The Civil War of the 1640s was the decisive phase of the Puritan revolution to reorder English society. Puritanism was a powerful engine of reform. The interaction of spiritual, socio-economic, and political forces in Puritanism has been studied from a number of different angles, perhaps most popularly by Max Weber (1930) and Christopher Hill (1972). The Calvinist doctrine of predestination appears to have been a key theological mediator of that interaction. Medieval Christian theology had asserted a static hierarchy, a ‘great chain of being’, orders both heaven and earth. That teaching went far to legitimate the static order of feudal society. By contrast, the Reformed doctrine of predestination asserted that God has elected (before the beginning of time) only some souls for salvation. These are scattered throughout society. Puritan spirituality was energized by the individual’s uncertainty in knowing whether he or she was one of those elect souls, or was consigned to eternal damnation. Puritan spiritual counsel suggested that if one attended Church faithfully, prayed daily, went to Bible lectures, worked hard, was a good family member, and a loyal citizen, one could rest assured that these were signs of God’s grace at work in the soul. One was elect, included in God’s redeeming covenant of grace.

That spiritual counsel generated a great deal of positive social, moral, and economic energies. Earnest young men and women attempted to convince themselves – paradoxically by dint of their own efforts – that they were predestined for salvation. In The Covenant Crucified (1995, 2006), I termed Puritanism a spirituality of anxiety, agitation. But for all the striving it generated, the assurance of salvation it offered was an inference: I’m praying every day, working hard, etc.; therefore, I must be saved. An inferred salvation is a form of alienated consciousness.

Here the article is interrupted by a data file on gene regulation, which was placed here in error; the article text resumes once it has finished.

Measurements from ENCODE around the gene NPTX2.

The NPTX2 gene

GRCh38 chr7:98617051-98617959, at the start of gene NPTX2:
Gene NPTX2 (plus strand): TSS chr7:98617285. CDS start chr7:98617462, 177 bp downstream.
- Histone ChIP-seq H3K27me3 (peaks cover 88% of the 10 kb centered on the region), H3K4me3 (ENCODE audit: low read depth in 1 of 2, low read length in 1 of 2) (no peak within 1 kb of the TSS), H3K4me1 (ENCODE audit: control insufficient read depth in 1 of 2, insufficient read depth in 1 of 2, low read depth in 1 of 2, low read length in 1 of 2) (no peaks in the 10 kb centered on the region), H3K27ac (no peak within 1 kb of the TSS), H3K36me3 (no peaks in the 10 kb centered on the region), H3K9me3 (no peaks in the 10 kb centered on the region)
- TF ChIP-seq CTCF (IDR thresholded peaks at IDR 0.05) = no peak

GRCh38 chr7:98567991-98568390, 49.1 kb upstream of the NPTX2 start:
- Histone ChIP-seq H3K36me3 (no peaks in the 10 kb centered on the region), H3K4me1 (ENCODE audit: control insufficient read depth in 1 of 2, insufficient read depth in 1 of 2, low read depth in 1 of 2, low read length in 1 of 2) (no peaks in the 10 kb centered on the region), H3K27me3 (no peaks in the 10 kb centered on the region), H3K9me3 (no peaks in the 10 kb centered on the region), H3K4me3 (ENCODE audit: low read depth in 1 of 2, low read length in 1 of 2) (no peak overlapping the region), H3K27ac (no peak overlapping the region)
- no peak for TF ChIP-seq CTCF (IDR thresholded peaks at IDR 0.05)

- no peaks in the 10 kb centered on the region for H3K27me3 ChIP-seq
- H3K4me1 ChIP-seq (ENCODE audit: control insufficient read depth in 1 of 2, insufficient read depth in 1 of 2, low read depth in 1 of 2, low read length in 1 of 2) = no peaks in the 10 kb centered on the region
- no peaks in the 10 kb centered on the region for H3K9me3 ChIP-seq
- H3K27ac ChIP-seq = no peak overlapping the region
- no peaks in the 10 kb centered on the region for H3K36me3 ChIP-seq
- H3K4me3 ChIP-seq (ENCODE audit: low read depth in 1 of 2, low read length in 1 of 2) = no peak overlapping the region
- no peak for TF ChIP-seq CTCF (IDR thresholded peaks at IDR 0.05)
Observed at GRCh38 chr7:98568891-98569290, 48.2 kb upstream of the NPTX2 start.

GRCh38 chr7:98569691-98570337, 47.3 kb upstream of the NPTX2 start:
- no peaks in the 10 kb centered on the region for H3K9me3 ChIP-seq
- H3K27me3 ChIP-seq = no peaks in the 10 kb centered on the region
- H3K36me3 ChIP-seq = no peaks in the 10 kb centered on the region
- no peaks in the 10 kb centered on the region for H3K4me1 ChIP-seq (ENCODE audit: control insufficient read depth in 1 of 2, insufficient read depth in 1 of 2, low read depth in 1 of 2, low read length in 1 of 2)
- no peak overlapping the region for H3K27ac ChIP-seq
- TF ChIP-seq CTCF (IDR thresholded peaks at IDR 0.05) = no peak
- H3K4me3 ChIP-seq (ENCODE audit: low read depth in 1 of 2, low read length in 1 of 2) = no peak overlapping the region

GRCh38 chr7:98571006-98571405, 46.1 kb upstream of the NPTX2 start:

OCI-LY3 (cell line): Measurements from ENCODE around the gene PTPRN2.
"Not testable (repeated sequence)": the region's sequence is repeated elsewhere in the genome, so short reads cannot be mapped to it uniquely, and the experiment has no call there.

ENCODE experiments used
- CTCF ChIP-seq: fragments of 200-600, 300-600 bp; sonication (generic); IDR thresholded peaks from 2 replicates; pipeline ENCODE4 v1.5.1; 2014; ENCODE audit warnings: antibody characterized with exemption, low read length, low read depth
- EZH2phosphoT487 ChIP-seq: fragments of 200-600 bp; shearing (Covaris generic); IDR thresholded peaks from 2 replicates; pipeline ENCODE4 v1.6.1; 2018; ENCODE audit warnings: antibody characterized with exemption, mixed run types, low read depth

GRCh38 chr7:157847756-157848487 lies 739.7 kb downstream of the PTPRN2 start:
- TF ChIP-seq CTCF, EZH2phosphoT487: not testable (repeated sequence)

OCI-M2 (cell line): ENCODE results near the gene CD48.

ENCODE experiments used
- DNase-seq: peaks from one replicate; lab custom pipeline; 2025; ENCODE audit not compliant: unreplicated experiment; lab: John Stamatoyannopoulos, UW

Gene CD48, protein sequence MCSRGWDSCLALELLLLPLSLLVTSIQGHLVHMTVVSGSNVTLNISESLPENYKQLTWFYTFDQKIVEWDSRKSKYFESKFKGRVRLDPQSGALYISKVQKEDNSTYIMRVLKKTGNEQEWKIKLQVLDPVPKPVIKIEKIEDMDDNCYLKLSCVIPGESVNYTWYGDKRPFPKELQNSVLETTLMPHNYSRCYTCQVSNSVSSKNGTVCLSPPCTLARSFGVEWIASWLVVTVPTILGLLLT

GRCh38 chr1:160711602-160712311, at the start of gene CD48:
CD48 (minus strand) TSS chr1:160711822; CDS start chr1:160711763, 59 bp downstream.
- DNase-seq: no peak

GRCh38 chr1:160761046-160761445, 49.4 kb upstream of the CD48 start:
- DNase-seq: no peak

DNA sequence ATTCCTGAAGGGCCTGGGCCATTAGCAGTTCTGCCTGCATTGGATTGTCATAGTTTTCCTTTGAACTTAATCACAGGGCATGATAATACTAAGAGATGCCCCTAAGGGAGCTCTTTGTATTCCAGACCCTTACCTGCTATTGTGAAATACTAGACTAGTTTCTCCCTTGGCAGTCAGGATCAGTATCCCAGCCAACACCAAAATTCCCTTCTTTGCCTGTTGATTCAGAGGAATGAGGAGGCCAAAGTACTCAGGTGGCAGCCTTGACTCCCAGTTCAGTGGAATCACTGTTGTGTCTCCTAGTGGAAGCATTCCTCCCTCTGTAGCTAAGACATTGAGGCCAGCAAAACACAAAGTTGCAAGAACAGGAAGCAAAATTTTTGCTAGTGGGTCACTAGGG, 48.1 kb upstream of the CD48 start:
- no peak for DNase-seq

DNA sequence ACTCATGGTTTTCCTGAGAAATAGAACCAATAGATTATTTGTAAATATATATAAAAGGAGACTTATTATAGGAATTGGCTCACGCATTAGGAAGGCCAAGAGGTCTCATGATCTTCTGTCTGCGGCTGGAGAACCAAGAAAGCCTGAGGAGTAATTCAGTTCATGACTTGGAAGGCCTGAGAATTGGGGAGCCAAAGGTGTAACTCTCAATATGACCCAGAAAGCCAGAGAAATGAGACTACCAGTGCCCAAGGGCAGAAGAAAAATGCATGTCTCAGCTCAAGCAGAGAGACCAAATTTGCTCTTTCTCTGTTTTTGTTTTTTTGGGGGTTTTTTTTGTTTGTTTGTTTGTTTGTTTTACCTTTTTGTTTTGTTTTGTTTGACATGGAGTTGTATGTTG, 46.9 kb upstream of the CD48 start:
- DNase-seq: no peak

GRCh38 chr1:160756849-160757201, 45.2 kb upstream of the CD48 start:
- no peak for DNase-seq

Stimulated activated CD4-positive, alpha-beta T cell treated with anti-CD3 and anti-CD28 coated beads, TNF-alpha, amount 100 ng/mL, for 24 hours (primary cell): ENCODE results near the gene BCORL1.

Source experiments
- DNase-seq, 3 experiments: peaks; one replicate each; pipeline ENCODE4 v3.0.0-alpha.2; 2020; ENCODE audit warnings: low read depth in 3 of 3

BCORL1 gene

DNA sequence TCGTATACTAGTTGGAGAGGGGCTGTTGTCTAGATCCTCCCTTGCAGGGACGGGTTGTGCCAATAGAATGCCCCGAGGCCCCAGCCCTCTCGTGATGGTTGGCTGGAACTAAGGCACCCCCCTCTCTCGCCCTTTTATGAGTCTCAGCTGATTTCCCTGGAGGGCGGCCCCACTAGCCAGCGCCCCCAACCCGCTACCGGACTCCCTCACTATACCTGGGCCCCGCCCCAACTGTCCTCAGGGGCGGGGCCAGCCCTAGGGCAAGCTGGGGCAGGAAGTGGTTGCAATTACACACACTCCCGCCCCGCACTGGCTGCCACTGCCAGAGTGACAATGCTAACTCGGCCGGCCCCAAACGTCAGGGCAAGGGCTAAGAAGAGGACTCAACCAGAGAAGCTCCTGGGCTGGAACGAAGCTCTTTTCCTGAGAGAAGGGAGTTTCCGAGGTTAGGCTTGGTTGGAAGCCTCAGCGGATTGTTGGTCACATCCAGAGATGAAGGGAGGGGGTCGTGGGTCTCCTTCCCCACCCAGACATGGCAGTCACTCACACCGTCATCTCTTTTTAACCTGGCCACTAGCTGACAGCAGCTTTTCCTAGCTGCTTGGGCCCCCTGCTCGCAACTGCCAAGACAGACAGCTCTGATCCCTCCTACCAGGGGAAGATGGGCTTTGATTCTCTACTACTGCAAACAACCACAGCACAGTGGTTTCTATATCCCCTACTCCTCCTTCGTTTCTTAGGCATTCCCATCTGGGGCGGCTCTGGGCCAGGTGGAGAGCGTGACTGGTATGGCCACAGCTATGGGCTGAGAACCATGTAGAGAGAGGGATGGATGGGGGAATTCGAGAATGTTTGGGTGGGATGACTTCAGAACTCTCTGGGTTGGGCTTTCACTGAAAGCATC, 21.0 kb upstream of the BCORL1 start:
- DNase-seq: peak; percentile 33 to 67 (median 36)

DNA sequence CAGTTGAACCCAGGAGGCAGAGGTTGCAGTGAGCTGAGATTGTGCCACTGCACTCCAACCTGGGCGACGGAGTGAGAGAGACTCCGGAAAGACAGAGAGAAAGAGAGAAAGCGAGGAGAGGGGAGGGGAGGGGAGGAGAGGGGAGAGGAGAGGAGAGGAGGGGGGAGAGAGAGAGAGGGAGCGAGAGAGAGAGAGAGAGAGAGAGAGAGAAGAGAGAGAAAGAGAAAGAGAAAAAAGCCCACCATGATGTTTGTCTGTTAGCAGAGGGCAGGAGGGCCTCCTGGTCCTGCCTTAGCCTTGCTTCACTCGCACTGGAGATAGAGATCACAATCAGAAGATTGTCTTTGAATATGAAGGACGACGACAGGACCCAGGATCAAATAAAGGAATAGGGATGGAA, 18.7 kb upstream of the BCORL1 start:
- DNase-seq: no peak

The Puritan covenant of grace, however, was not only a matter of personal spirituality. It also generated a larger set of social relations. It legitimated a new economic ruling class: the new mercantile elite of England’s burgeoning economy (they’ve made it rich; they must be among the elect). This new capitalist class was rapidly eclipsing the land-based wealth of the old aristocratic ruling class. The covenant of grace also legitimated new political leadership: virtuous men elected to Parliament to represent the interests of the new commercial vanguard, challenging the backward-looking policies and corrupt morals of the royal court. Finally, it enfranchised a new clerical ruling class: men whose training at Cambridge and Oxford emphasized biblical scholarship and preaching. The new wave of Puritan clergy worked to root out ‘Papist’ remnants in the Church of England. Their biblical expertise and rhetorical training awed the average attender at parish services.

Puritans aimed to secure their reforms peacefully. But the intransigence of Charles I and Archbishop Laud eventually precipitated civil war. Parliament enlisted religiously fervent men to fight for the cause of religious reform and expanded civil liberties. When Charles was defeated, his continued intransigence led to his execution in 1649. The Puritan oligarchy, politically represented by a Presbyterian-dominated Parliament and militarily enforced by Oliver Cromwell’s forces, sought to consolidate their gains. The stage was set for a more thoroughgoing commercial revolution, the first stage of England’s national capitalist formation. Many radicals, including many who had fought for Parliament’s cause, began to realize that Parliament and the Generals would not deliver the religious and civil reforms they had promised during the War. Levellers agitated for more republican reforms. Diggers started communes for the poor on common lands. Ranters raged against the establishment. But these movements were easily quelled by the end of 1650 through the arrest and imprisonment of a few key leaders.

The Lamb’s War and the Covenant of Light

The Quaker uprising from the North in 1652 was completely unforeseen and remained largely incomprehensible, particularly to the centers of power in the South. Even in hindsight, one cannot honestly claim that the Quaker emergence from the twilight of religious and political radicalism was a predictable phenomenon. We can say, however, that it represents an upwelling from the nation’s political unconscious, elements that had been unrepresented or under-represented by the Puritan revolution: women, Northerners, yeoman farmers, artisans, traders, shop-keepers. Spiritually, it was the emergence of a formation that had been taking shape through various radical religious experiments during the 1640s. Most notable was the phenomenon of thousands of Seekers dropping out from all churches during the Civil War’s hiatus in political and religious authority. Some of these Seeker groups began worshipping in silence, waiting for some new, more definitive revelation (for more on Seekers and other radicals of that period, see Gwyn, 2000).